Update: The fellow who asked the question actually doesn’t want to participate in the lawsuit against Cohen. Wonders never cease!
On Ask MetaFilter a month ago, a question from the friend of someone who was ashamed by the things he said on camera while being questioned by Sasha Baron Cohen in character as Borat:
Last year, a guy came to my town claiming to be filming a documentary for Kazakhstan. He recruited my friend John to be in it. John signed the papers and everything- that’s not the issue. However, the producers got John really drunk and he said some things he really regrets that made it to the final cut. John’s terrified that everyone’s going to see the movie and think he’s an awful human being (which he’s not). He’s very distraught.
My own answer to the question was marked as one of the best answers.
John doesn’t need to be terrified that people will think he’s an awful human being. He should work on accepting that some large number of strangers, and small number of acquaintances, will think (correctly) that he has poor judgement or can say offensive things when he’s drunk.
He needs to first make sure everyone he cares about is aware of exactly what he said, the context he said it in, and his true feelings on the topics being discussed. He then needs to proactively contact the appropriate campus authorities to let them know of the incident, along with the fact that he’s remorseful — don’t let them make him a scapegoat for any brouhaha that pops up.
If he wants to go the extra mile, he should send a succinct, contrite letter of explanation and apology to the capmus [sic] newspaper, or ask for space in the paper to write, and acknowledge that he’ll get some deserved grief.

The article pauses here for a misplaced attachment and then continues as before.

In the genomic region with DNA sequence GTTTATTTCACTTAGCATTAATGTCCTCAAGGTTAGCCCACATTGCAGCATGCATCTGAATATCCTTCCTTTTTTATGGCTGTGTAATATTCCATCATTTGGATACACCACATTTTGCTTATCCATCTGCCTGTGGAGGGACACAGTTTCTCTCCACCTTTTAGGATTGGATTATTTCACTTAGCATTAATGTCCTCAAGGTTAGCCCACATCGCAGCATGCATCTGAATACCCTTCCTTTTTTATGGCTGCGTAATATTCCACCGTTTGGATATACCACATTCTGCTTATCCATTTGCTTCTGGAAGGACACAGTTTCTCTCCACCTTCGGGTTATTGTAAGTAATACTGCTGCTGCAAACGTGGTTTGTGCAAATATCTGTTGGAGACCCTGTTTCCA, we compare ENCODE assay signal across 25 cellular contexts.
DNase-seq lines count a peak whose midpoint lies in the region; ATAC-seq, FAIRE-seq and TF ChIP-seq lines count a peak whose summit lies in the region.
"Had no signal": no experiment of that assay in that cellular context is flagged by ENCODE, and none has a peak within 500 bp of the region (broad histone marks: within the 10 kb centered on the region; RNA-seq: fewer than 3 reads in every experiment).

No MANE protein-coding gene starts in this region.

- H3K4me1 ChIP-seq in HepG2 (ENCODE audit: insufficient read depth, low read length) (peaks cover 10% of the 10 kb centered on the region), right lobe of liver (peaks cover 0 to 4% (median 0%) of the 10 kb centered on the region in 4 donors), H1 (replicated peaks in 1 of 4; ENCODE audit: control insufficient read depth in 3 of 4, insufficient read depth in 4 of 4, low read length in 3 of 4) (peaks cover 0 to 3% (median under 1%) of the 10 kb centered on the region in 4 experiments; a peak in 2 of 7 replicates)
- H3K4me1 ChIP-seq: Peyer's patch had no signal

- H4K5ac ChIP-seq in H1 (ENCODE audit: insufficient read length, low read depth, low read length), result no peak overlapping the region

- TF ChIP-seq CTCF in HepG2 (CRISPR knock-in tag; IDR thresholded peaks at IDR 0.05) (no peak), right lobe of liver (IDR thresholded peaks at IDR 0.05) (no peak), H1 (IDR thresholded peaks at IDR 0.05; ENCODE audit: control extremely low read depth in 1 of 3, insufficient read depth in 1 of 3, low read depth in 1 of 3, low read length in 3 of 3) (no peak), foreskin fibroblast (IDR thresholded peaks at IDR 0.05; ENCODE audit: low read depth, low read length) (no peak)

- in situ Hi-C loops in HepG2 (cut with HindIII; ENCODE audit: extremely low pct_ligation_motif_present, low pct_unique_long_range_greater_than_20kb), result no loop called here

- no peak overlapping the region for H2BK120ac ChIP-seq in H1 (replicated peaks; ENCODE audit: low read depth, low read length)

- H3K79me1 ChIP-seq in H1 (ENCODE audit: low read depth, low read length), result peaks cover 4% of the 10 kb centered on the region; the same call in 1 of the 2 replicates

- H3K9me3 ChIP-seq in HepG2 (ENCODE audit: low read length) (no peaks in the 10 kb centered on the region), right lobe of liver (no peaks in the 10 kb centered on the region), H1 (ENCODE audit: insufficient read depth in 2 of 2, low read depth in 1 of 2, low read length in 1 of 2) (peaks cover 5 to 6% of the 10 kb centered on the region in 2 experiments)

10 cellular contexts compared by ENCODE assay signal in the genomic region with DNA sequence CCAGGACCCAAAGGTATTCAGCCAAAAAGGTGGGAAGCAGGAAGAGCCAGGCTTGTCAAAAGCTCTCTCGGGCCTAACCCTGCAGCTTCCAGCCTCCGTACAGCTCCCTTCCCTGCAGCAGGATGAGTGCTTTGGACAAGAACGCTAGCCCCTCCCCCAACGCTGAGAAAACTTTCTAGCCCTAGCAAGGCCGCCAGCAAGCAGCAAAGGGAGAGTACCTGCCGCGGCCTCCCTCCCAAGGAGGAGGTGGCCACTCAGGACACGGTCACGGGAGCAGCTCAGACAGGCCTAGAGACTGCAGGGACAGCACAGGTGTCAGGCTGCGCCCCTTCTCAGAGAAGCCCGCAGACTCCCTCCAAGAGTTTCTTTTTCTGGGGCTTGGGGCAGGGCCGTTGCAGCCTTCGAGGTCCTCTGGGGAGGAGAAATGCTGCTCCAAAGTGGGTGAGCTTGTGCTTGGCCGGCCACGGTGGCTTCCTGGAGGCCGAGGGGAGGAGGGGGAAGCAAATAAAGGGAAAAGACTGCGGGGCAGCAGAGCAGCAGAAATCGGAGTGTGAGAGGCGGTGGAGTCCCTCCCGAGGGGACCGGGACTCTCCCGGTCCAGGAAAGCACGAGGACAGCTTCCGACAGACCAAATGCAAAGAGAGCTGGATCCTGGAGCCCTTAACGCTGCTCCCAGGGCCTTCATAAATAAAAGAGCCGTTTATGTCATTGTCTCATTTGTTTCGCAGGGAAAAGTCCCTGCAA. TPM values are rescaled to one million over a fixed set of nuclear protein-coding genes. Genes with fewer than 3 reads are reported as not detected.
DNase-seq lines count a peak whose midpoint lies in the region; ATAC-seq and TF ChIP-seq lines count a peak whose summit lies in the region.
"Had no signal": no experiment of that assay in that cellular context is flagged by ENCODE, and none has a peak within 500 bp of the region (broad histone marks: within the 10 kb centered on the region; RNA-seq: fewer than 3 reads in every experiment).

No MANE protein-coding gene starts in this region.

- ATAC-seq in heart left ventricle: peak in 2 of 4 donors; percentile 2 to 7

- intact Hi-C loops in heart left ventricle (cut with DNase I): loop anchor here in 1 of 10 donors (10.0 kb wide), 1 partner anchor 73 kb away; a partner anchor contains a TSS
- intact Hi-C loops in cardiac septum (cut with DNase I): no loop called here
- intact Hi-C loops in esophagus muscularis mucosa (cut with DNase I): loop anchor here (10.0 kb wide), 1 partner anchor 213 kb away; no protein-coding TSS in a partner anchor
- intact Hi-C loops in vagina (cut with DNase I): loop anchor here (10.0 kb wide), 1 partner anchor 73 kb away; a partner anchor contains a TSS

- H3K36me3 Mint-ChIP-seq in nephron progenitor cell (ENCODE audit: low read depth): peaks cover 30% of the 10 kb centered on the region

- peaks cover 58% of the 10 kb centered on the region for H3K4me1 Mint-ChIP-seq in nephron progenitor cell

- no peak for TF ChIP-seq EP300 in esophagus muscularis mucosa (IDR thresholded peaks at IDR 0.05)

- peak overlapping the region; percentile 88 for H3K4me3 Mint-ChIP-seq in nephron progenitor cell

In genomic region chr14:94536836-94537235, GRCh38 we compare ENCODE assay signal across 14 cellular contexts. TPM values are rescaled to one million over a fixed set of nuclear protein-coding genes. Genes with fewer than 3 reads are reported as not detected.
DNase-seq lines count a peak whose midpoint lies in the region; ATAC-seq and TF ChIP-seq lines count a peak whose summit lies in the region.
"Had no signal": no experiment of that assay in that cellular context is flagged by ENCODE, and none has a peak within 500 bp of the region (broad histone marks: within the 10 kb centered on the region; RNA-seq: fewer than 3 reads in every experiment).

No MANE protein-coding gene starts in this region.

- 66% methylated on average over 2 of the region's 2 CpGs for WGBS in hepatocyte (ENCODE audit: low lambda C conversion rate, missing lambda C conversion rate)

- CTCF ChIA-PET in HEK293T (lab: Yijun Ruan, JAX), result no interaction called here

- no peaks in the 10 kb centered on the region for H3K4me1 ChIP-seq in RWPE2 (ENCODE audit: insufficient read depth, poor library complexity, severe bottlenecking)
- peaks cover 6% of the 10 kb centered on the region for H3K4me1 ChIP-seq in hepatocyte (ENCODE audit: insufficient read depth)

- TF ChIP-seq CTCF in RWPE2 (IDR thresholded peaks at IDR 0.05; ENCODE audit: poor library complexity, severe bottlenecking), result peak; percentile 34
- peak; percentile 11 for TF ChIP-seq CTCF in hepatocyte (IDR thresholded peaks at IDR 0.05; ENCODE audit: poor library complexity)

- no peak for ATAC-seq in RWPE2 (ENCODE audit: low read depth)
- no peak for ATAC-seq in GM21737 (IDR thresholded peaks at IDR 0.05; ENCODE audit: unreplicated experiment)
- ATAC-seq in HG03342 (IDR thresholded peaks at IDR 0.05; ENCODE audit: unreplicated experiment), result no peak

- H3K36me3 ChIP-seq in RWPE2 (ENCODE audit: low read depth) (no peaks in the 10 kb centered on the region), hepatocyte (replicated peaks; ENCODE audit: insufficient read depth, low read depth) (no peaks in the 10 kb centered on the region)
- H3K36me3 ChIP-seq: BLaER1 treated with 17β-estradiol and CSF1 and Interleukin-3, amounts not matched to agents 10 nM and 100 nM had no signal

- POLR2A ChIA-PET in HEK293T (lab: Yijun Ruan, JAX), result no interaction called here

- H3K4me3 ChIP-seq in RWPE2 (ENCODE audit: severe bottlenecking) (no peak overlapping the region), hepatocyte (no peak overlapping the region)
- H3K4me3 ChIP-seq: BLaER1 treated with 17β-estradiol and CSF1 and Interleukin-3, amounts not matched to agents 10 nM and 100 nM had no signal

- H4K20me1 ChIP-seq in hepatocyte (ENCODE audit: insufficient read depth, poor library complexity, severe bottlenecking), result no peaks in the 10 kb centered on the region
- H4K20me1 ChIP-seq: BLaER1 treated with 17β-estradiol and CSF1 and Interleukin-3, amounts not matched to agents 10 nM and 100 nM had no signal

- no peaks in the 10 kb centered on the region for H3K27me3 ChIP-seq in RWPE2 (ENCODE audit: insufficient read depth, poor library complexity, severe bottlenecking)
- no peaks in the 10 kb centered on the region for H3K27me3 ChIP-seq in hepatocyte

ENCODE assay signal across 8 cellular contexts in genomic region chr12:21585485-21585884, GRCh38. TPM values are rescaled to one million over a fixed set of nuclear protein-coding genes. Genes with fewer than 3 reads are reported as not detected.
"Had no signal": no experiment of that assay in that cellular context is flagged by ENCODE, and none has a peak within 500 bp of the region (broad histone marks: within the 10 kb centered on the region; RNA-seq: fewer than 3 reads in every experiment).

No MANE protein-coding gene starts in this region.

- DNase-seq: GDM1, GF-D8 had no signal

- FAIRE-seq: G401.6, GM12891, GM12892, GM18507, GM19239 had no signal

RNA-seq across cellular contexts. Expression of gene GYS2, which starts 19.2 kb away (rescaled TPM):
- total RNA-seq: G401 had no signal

There was a lot of great discussion in that thread, much of it centering around the fact that people have personal responsibility for the things they say, especially when they say them on camera in a major motion picture. And then, in the news on Friday:
Two unsuspecting fraternity boys want to make lawsuit against “Borat” over their drunken appearance in the hit movie.
The legal action filed Thursday on their behalf claims they were duped into appearing in the spoof documentary “Borat: Cultural Learnings of America for Make Benefit Glorious Nation of Kazakhstan,” in which they made racist and sexist comments on camera.
The young men “engaged in behavior that they otherwise would not have engaged in,” the lawsuit says.
Well, sure, you could sue the filmmakers, but then you’re just drawing attention to your own poor judgement. This is also one of those great examples of how blogging means that almost all of us are only one or two degrees away from almost any news event. I’m sure there are already suits pending against people who’ve blogged the things that other people say when they’re drunk.